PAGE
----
We headed out again, this time going east on the Lusaka road, before heading 40km south to a couple of villages. We talked with people in these places, asking them many questions about the languages they speak, as well as collecting a 280-word list and playing a couple of stories we’d previously recorded in other villages. It seems like this area and where we were on Tuesday are probably the heartland of the Kwangwa people and their language, although there are also Kwangwa villages in other districts of Western Province, some of which are many hours drive away.

People in the village of Mululumi

James and Progress collecting a word-list

As we got back to phone coverage we found that we’d been given an appointment with the Prime Minister, which we had missed… not a good start, but hopefully we’ll be able to meet with him tomorrow.

Driving back through the bush


Some of the guys went to meet with the Prime Minister, while I looked around the small Lozi museum – a fascinating place that documents the Lozi people and their kings for the past 250 years or more. The meeting went very well, and the Prime Minister and his Cabinet are very happy for us to continue with language research and potentially translating the Bible into several languages in Western Province. One commented that “We cannot object, because if we do we may find that we are fighting against God”.

In the afternoon we had a debrief session for the survey, reflecting on what went well and what we would do differently in future, and what the next steps should be in surveying the languages of the Province. After that we briefly visited the UCZ (United Church in Zambia) Bishop in Mongu, who has kindly allowed the project to use an office on his premises. He seems like a very wise and humble man, and was very encouraging about the potential translation projects here.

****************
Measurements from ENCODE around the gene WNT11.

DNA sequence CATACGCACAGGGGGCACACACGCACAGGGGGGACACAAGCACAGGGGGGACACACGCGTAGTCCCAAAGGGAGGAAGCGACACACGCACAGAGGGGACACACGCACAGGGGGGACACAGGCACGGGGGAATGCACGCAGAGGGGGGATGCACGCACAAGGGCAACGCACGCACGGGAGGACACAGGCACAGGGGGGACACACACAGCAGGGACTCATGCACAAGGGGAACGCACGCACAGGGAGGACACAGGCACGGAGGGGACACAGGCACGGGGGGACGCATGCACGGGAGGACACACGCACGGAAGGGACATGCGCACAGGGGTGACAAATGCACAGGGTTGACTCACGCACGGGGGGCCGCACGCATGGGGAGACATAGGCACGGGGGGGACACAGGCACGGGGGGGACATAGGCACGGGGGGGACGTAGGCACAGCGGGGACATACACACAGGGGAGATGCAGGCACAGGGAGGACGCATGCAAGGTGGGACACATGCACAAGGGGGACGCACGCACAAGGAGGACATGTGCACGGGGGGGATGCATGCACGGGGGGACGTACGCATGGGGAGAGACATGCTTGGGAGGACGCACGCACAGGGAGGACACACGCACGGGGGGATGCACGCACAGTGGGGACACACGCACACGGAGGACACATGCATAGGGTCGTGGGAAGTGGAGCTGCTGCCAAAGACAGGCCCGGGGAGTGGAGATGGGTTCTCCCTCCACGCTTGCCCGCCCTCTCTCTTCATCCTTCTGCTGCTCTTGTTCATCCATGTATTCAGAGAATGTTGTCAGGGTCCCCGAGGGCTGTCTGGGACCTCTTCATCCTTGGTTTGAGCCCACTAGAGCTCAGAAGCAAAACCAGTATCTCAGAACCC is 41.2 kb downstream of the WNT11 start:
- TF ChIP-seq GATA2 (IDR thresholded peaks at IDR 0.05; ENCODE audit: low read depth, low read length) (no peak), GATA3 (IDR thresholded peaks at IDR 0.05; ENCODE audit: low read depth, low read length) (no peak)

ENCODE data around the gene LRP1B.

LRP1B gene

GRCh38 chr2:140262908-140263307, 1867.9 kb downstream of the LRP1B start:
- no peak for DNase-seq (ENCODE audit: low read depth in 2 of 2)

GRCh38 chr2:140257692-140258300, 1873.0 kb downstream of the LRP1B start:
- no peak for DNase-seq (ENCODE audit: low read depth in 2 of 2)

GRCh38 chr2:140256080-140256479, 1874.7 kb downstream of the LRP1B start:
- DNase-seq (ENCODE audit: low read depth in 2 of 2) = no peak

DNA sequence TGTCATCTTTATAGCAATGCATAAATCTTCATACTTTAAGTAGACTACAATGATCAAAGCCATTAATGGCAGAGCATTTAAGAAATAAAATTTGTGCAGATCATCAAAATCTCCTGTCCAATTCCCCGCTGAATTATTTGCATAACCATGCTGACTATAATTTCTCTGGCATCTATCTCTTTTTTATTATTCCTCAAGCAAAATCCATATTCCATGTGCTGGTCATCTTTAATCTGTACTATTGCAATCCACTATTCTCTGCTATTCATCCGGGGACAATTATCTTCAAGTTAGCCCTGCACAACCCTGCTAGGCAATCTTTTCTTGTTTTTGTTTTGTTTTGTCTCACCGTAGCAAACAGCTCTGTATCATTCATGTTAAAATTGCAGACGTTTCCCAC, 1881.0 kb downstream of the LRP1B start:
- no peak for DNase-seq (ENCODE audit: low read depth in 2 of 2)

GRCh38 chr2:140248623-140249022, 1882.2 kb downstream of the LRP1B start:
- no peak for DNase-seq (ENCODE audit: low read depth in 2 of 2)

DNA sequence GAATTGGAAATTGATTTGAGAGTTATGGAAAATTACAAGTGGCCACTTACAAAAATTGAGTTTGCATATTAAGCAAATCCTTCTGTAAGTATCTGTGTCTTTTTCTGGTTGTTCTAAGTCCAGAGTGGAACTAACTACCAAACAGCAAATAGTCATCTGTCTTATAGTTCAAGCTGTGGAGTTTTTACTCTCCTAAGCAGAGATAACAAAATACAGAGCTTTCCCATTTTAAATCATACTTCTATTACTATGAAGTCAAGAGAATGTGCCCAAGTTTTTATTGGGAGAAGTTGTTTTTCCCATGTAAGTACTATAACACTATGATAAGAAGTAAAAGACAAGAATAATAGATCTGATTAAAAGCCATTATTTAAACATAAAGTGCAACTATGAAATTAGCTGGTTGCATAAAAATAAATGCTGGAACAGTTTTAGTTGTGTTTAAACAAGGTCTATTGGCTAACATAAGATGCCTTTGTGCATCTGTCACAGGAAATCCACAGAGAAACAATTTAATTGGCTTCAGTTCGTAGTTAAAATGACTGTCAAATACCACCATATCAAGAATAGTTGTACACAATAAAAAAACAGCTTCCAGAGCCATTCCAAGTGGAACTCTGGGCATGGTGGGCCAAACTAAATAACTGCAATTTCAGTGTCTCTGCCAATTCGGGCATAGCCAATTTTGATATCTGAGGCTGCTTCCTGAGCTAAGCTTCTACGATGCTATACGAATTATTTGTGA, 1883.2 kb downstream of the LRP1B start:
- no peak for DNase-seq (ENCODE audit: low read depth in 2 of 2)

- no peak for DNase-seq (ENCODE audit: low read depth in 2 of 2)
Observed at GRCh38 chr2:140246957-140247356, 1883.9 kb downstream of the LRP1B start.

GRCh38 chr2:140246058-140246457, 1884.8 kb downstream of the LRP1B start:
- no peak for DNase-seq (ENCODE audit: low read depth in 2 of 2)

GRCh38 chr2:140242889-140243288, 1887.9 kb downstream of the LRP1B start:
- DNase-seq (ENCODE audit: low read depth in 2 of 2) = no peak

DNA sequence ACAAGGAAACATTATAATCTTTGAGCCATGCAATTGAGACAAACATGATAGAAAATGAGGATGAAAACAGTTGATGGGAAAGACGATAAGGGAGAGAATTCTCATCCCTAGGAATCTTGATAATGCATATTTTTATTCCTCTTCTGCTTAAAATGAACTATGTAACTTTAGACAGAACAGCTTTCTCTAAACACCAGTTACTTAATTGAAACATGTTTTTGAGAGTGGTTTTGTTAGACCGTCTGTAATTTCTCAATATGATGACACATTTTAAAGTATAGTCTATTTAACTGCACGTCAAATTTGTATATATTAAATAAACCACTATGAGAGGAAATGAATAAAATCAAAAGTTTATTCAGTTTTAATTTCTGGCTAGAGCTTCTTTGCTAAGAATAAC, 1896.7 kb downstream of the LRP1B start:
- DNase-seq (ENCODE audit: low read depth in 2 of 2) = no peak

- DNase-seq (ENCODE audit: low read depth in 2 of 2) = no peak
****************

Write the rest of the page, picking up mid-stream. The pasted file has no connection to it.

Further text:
The language survey team at the end of the week


The survey is now finished, so we had a day of finishing practical things before I leave for Livingstone early tomorrow morning. I’m looking forward to being back at home with Laura, but have also thoroughly enjoyed this trip and being back in rural Africa. It has been a privilege to work with such a great group of guys, and I’m confident that they can finish the Kwangwa survey on their own and go on to survey other languages of Western Province.


I left Mongu at 7am with a couple of ladies who were driving to Livingstone. In the light the journey only took 11 hours, and certainly seemed a lot quicker than on the way! We spent the night at a campsite next to the huge and incredible Zambezi River… together with 24 car-loads of Dutch football fans who are driving from the Netherlands to South Africa for the World Cup!

Monday / Tuesday